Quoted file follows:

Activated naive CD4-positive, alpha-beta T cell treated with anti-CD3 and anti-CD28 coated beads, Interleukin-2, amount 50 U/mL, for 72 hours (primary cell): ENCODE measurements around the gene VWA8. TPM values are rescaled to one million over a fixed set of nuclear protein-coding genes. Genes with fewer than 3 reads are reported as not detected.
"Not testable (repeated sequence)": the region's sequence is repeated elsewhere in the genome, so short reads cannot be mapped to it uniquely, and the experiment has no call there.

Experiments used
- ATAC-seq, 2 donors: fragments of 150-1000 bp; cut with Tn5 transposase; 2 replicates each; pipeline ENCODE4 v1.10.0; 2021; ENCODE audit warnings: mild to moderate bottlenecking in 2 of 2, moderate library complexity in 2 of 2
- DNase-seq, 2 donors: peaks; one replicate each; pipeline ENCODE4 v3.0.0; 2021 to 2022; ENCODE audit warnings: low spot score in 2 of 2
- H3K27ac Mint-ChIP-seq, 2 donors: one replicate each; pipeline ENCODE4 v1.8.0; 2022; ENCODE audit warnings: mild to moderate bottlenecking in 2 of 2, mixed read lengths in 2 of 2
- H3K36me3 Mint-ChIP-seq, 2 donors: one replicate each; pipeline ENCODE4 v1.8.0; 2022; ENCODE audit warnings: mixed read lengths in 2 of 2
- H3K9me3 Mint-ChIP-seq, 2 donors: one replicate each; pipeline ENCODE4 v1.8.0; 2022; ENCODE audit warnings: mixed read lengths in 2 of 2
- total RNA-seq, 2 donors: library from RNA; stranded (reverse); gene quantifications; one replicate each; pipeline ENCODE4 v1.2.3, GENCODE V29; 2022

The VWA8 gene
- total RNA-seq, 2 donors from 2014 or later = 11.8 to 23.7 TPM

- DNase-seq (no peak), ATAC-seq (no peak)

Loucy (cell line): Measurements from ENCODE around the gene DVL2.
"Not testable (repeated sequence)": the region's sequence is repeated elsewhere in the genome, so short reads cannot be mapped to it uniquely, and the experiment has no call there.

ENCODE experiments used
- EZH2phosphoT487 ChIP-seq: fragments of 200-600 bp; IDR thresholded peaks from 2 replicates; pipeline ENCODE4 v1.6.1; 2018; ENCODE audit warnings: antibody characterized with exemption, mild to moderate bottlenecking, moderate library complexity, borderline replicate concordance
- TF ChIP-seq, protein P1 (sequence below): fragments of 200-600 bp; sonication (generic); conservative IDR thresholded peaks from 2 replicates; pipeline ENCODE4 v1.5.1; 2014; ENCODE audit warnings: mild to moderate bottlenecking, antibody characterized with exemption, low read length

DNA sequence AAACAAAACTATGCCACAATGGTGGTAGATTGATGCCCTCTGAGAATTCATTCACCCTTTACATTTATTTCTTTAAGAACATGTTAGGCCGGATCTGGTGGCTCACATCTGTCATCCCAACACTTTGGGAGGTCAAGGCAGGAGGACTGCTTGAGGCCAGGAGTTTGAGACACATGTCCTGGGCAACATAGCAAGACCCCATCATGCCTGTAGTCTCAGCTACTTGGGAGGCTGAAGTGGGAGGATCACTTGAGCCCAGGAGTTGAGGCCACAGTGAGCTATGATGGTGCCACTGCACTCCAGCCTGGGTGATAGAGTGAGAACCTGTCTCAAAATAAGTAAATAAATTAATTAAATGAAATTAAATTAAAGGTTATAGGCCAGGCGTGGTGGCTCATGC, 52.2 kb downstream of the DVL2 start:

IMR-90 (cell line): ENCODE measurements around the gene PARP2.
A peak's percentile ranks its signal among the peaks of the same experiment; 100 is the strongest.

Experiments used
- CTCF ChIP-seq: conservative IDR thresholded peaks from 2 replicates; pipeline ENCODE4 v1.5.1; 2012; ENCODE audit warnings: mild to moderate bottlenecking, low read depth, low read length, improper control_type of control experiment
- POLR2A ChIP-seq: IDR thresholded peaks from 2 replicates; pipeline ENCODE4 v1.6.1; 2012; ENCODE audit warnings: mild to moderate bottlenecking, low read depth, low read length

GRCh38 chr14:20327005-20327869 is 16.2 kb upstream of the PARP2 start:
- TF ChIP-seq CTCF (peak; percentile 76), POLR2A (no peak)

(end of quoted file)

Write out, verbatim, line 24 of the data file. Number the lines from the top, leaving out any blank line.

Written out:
GRCh38 chr14:20327005-20327869 is 16.2 kb upstream of the PARP2 start: